A property firm has lost its appeal against the Council after it challenged a fine for renting a HMO without the correct license.
First Tier Tribunal upheld the £8000 fine against property management firm Sentry Guardians, after ruling that the property was licensable and that a breach had been committed.
Sentry Guardians were found operating an unlicensed House in Multiple Occupancy property on Edgware Road in 2021.
Large HMOs – properties let out to at least five people from different households, or with shared bathroom or kitchen facilities must be licensed in England and Wales. In Westminster the rules were extended in 2021 to apply to all shared flats and houses with two or more occupants.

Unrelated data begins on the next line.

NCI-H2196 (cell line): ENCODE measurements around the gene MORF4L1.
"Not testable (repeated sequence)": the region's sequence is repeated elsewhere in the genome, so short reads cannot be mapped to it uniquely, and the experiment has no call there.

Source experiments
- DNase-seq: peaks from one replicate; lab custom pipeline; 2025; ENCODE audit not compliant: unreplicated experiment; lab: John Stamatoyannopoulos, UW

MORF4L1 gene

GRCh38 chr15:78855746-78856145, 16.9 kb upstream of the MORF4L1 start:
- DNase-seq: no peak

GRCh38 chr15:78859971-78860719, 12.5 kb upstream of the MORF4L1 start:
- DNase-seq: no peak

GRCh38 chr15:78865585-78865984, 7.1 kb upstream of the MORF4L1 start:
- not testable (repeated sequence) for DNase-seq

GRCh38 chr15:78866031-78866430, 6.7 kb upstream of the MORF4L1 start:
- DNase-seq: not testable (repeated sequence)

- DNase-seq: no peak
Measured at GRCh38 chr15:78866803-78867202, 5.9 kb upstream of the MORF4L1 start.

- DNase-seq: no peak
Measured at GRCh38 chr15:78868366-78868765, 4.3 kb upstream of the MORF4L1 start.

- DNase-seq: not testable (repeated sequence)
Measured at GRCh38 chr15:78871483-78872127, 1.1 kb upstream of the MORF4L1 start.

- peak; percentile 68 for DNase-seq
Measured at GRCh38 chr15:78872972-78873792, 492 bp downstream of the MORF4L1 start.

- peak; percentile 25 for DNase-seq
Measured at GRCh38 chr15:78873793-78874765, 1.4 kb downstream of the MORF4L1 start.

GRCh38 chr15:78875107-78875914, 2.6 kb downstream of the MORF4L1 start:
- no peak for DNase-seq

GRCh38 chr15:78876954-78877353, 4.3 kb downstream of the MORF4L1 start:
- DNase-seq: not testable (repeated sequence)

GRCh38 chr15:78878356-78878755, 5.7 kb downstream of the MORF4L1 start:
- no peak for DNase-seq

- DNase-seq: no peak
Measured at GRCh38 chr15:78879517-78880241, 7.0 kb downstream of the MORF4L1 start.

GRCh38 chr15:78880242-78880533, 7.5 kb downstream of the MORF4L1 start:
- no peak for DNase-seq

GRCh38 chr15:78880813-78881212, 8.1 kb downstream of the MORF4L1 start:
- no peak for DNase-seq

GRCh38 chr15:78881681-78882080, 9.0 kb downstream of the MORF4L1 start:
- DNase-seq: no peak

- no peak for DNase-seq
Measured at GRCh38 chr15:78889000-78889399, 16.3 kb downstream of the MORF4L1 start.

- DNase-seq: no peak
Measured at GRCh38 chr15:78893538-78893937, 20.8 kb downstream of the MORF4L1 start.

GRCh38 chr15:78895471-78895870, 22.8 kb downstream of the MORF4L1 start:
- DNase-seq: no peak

Westminster Council’s Private Sector Housing Team discovered several people living in the property in May 2021 which was investigated following a complaint.
The occupiers claimed to be ‘guardians’ protecting the building from damage and squatting. The fine was issued in October of that year.
Sentry Guardians Ltd appealed the decision, denying that it had control over the property and that it was being used as a HMO.
Matt Noble, Councillor for Church Street ward and Cabinet Member for Climate Action, Regeneration and Renters, said: “The decision to uphold the fine acts as a clear message: failure to licence properties under the HMO licensing schemes will not be tolerated.
“1800 landlords successfully licensed their properties in the past year so there is absolutely no excuse for other landlords not to come forward.”
The property has since been licensed.
Sentry Guardians did not respond to a request for comment.
Image: Wikimedia Commons/SunDawn.